Do you store health foods in the freezer? This can make eating healthy quick, easy, and convenient.
The following is a list of 10 healthy foods that you can freeze and have ready at a moments notice.
1. Tomato Sauce: contains lycopene and glutathione, two powerful antioxidants that fight disease and boost your immunity. Tomato sauce is easy and versatile, as it goes well on lean meats, seafood, and vegetables. Simply pour sauce into freezer bags and leave a little room at the top for expansion. Then when needed, just microwave and add to your favorite foods.
2. Ripe Bananas: when you have an overly-ripe banana, don’t throw it out. Simply peel and store it in the freezer for the next time you make a protein shake. Frozen bananas are also great in oatmeal or yogurt. Try this home-made protein bar recipe that calls for one ripe banana!
3. Veggie Burgers: when in a rush, it's quick and easy to throw them in a toaster for a few minutes. Then just crumble them up inside a lettuce wrap or on salads. Whenever we go to a BBQ, we’ll take frozen veggie burgers just in case there isn’t a lean meat option available.
4. Edamame: pop a bag in the microwave for 5 minutes and you have a quick and easy snack or appetizer. Edamame is also great on salads! One cup of edamame (with shells) has 11 grams of protein and 9 grams of fiber!
5. Soups and Stews: it’s a Sunday tradition in our house to make a large batch of vegetable soup for the week. Here’s one of my favorite recipes. We keep half a batch in the fridge and the remaining half in the freezer for later in the week. It’s so easy to heat in the microwave and then add your favorite protein source (cottage cheese, diced chicken, Greek yogurt, etc) for a well-balanced, healthy meal.
6. Herbs: chop up fresh sage, rosemary, oregano, and/or thyme. Pack in ice cube trays (about 1/2 full), pour a little balsamic vinegar mixed with olive oil over each and freeze overnight. Remove cubes from trays and store in freezer in freezer bags. When ready to use, thaw in a pan on low heat for stir-frys or add to soups.
7. Berries: are loaded with nutrients and freeze really well. Simply place berries on a baking sheet, freeze overnight, then store them in freezer bags in the freezer. Then just toss them into oatmeal, yogurt, protein shakes or smoothies, or add them to this protein muffin recipe.
8. Cooked brown rice or quinoa: Cook as you normally would, let cool, then store in freezer bags in the freezer. When ready to serve, pour into a bowl and microwave for a couple of minutes. You can then add to soups or salads or serve as a side-dish for a great source of fiber. Try this delicious quinoa recipe!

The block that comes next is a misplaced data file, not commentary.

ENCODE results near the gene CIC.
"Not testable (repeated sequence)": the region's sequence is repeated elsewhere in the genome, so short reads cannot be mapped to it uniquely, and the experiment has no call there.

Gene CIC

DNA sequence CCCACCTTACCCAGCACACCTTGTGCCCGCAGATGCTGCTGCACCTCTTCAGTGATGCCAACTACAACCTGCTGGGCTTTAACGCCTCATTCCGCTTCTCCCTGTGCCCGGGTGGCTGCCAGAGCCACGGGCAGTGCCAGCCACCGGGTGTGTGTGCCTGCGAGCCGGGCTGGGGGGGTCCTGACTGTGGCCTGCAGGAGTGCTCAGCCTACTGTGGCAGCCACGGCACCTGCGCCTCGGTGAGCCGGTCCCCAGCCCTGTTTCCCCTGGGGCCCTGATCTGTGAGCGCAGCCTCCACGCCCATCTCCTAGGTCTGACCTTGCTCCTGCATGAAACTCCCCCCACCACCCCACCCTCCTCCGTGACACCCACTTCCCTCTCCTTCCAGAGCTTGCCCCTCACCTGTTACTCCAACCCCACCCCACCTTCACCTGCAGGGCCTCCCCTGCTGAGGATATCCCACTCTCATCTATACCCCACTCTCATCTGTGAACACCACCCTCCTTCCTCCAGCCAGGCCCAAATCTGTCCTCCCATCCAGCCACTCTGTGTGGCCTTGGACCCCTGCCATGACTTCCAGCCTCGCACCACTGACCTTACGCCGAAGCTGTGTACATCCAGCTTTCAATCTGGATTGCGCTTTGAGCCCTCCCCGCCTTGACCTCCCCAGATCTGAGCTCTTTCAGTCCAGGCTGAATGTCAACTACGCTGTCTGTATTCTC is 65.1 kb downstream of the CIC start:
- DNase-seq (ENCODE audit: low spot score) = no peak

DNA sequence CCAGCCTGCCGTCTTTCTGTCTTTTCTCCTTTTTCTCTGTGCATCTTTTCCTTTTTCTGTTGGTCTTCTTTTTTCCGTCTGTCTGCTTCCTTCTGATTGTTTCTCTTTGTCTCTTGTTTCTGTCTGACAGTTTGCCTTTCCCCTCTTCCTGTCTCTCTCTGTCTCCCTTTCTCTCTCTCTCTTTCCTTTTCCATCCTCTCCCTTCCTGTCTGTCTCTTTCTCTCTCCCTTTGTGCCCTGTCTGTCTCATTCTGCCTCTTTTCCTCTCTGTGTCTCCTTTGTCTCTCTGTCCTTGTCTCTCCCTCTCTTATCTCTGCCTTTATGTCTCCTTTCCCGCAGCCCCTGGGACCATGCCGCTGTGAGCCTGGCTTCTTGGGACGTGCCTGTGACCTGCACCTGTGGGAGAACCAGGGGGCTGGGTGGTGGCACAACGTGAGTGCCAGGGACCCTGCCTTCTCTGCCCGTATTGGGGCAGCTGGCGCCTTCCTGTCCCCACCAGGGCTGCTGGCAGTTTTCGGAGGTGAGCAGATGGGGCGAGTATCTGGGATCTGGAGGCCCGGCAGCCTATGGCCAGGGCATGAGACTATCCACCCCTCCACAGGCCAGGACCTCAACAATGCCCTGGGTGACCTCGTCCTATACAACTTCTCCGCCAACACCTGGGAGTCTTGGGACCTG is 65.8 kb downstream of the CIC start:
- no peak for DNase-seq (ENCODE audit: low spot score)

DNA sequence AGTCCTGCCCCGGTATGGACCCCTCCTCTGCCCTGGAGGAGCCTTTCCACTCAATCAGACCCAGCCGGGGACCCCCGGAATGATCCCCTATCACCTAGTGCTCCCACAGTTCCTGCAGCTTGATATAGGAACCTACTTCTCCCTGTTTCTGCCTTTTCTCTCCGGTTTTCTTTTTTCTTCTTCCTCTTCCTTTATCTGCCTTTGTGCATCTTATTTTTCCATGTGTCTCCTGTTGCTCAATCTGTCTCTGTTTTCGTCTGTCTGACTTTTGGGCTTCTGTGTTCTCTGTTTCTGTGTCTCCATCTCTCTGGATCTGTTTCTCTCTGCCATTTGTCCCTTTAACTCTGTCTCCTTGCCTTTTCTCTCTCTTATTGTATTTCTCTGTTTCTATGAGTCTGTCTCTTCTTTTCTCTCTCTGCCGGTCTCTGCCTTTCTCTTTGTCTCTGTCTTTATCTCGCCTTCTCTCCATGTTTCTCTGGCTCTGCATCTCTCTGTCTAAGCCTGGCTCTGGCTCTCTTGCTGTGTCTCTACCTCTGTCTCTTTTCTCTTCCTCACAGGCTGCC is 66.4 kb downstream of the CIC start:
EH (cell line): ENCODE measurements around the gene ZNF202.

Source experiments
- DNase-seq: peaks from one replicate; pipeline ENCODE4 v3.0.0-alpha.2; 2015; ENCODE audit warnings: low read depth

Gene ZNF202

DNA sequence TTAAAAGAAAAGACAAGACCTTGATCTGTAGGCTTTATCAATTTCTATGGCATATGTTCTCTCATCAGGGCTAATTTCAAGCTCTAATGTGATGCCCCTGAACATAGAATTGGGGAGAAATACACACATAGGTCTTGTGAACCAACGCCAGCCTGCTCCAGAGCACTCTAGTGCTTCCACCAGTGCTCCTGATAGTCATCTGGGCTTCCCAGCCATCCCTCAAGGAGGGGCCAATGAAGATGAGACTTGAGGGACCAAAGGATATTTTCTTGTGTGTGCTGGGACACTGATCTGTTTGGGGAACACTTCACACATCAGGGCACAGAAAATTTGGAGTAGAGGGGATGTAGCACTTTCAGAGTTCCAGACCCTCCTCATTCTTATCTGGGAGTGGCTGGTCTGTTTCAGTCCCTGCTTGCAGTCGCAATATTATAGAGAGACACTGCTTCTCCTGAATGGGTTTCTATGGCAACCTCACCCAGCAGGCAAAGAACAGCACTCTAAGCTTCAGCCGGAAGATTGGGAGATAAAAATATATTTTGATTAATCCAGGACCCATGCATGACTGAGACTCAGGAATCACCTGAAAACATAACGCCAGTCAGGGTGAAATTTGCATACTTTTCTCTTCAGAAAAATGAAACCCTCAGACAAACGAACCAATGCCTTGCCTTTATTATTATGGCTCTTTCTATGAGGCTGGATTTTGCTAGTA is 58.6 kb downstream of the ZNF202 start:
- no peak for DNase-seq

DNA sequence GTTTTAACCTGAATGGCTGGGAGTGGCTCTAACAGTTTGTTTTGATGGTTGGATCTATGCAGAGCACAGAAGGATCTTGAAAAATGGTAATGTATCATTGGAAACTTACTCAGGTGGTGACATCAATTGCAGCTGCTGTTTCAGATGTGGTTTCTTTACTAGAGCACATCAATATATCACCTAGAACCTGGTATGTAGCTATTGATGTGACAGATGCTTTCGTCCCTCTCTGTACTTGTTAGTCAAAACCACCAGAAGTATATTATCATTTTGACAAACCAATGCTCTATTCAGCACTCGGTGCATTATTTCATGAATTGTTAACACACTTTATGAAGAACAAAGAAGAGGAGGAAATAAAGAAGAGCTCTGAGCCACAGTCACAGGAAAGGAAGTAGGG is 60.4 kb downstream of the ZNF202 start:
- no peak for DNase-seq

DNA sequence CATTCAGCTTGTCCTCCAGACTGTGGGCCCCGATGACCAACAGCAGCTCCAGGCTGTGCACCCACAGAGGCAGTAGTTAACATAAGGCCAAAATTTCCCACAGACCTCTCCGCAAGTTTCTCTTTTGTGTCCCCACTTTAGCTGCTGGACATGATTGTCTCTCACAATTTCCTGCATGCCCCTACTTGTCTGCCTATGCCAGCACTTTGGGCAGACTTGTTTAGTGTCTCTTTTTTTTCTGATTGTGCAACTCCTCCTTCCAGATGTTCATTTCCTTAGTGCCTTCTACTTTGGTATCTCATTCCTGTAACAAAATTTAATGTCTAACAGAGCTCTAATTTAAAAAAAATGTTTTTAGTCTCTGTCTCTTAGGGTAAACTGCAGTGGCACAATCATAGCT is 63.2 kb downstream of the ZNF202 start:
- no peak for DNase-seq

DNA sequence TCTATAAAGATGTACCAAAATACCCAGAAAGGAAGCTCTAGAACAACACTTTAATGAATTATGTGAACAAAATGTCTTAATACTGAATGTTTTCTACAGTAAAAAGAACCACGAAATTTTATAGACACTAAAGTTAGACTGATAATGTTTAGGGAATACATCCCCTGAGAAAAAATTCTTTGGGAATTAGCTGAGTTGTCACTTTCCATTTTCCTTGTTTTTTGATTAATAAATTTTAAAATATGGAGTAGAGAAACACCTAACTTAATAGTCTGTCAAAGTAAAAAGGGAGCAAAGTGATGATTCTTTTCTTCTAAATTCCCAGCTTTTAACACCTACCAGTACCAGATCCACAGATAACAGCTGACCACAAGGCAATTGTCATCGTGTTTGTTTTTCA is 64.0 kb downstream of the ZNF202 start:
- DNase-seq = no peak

9. Root vegetables: have the lowest water content and therefor freeze the best (veggies high in water tend to be mooshy out of the freezer). Yams, beets, parsnips, and radishes work well, are packed with nutrients, and are easy to add to soups, stews, and casseroles.
10. Grapes: wash and dry them, place them on a baking sheet, and then freeze for a few hours. Enjoy right away or store in the freezer in resealable plastic bags. One cup of grapes provides more than a quarter of the daily recommended values of vitamins K and C!
A Few Food-Freezing Tips:
- Freeze in smaller portions, so it’s easier to defrost the amount you need at that particular time. For example, you can make a large batch of home-made tomato sauce and keep it in several smaller bags – about the amount you’d need per meal. You don't want to defrost sauce to feed ten people when you’re only serving four.
- Make sure you wrap foods properly or put them in sealed bags or containers; otherwise your food can get freezer-burn.
- Use containers and resealable freezer bags that were designed specifically for the freezer. Make sure there is no excess air in bags.
- If you are storing sauces or soup (or anything liquid), allow for room at the top of the bag or container for expansion.
- A full freezer is more economical. Cold air doesn't need to circulate as much, so less power is needed. If you have lots of free space in your freezer, add water to plastic bottles and use them to fill the gaps.
- Freezing doesn't kill bacteria. If you are unsure of how long something has been frozen or are a bit wary of something once defrosted, don’t take any chances.
I hope you found this article helpful!